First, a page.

It Happened in Baghdad


So maybe the Iraqis didn’t buy uranium in Niger. But we can still blame them for everything else—from 9-11 and the Oklahoma City bombing to Eric Rudolph’s alleged attacks on abortion clinics. Consider the testimony of the American Enterprise Institute’s Laurie Mylroie, who was considered credible enough to be an expert witness before the 9-11 Commission last week.

The commission, which has been complaining that Bush won’t turn over vital documents, is looking into the circumstances behind the World Trade Center attack. “To defeat and destroy our enemy, we must understand more than the crimes it already committed,” the commission chairman, former New Jersey governor Thomas Kean, said last week. “We must understand what drives and motivates it, the source of its power, the resources at its command, its internal strengths and weaknesses.”

At last Wednesday’s public hearing, Mylroie, who at one time was a consultant to the Department of Defense, said she thinks the World Trade Center bombing in 1993, a botched plot hatched in the Philippines to blow up a dozen American airliners, and 9-11 all were the work of Iraqi intelligence. Under this theory, the Iraqis faked intelligence files in Kuwait to create false identities for their key agents, including master terrorist Ramzi Yousef, who then were dispatched to the U.S. As for Al Qaeda, Mylroie contended that Saddam and bin Laden were in it together but that the Iraqi intelligence apparatus was the key. Bin Laden on his own never could have put together the attacks within the U.S., said Mylroie. Only operatives from an actual nation would have the knowledge and resources to do so. Her evidence is tenuous and circumstantial, but she claimed authenticity on grounds it was embraced by Israeli spooks and the former head of the New York FBI office.

Mylroie also wondered whether the anthrax attacks were the work of Iraqi intelligence, and she has speculated that the Oklahoma City blast was suspicious because it occurred after Terry Nichols, convicted bomber Timothy McVeigh’s cohort, visited Mindanao, a hotbed of Muslim extremism in the Philippines, and supposedly attended a meeting with Ramzi Yousef and other terrorists.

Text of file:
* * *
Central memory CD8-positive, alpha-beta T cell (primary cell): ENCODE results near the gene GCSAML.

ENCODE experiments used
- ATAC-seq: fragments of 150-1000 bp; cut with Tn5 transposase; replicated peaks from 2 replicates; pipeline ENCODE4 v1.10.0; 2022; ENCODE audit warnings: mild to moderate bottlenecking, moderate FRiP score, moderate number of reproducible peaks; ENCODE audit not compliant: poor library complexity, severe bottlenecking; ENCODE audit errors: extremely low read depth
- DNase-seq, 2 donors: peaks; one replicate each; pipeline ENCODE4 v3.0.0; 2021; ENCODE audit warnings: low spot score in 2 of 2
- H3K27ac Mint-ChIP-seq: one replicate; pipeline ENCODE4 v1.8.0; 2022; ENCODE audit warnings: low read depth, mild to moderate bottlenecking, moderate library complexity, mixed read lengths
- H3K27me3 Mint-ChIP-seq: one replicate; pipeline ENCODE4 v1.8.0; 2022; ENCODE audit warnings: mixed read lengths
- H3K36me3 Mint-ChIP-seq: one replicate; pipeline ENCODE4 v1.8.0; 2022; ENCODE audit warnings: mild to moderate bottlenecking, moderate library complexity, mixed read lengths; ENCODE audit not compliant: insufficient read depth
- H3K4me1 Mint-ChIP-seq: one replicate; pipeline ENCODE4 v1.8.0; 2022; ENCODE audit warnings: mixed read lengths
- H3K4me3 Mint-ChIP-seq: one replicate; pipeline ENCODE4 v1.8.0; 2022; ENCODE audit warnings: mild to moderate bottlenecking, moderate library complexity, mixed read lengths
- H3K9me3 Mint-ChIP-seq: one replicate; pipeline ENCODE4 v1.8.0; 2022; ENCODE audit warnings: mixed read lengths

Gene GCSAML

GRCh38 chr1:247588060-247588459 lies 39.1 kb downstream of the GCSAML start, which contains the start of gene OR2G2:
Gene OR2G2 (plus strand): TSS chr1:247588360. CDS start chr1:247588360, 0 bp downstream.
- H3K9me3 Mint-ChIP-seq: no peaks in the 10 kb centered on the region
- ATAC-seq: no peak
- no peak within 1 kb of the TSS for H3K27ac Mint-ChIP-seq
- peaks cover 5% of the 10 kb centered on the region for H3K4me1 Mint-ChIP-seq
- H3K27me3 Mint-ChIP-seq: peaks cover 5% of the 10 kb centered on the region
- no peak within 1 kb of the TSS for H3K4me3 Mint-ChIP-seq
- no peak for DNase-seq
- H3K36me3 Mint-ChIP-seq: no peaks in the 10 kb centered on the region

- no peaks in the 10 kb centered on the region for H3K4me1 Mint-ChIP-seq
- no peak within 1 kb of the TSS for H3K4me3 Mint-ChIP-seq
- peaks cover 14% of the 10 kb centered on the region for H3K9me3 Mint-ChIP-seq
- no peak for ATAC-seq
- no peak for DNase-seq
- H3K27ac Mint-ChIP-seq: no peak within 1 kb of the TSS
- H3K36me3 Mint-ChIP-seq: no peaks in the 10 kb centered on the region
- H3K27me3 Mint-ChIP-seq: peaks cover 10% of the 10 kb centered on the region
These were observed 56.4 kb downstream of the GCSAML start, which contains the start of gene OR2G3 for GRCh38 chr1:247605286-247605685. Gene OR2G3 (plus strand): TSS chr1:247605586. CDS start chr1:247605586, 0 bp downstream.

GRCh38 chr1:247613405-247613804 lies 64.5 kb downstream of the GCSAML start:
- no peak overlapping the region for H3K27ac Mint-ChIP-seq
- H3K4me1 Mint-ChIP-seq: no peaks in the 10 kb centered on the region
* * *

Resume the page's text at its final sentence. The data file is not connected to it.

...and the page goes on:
“The connection of Terry Nichols, the Philippines, and Ramzi Yousef is a very important point that neither the FBI nor the press pursued,” Mylroie has told Insight on the News magazine. “I doubt that Nichols has ever been asked about his connections to Yousef because the government didn’t want to know. It wanted to say, ‘Here are the perpetrators. We arrested them and we brought them to justice. Case closed.’ ” (Federal investigations and court testimony suggested that Nichols went to the Philippines to visit his mail-order bride. There’s no evidence he met with terrorists. McVeigh’s attorney, Stephen Jones, checked out the foreign-terrorist angle but couldn’t get his findings admitted at trial. Mylroie served as consultant to Jones.)

Others have taken Mylroie’s ideas further, arguing that the abortion bomber Eric Rudolph might have Iraqi ties. How did he stay alive and well for five years? Maybe Iraqi intelligence was at work in the North Carolina mountains. And, as one might imagine, all of this ends up with Bill Clinton’s manipulations—both his failure to take action and his desire to look like a really smart guy after the Oklahoma City bombing by blaming McVeigh and Nichols for what was really an Iraqi plot.

Mylroie’s work on Iraq and its connections to the two World Trade Center attacks have been endorsed by Rumsfeldians Richard Perle, Paul Wolfowitz, and former CIA director James Woolsey. While the theories may appear to be far-fetched, they are to be taken seriously because those neocon hawks perched in Rumsfeld’s Defense Department reportedly have replaced the CIA as the major center for American intelligence. If the commission seriously entertains Mylroie’s ideas, its investigations could take an alarming turn of direction—away from Al Qaeda to Saddam Hussein and Iraq—and in this way go down the drain for good.

Additional reporting: Phoebe St John and Joanna Khenkine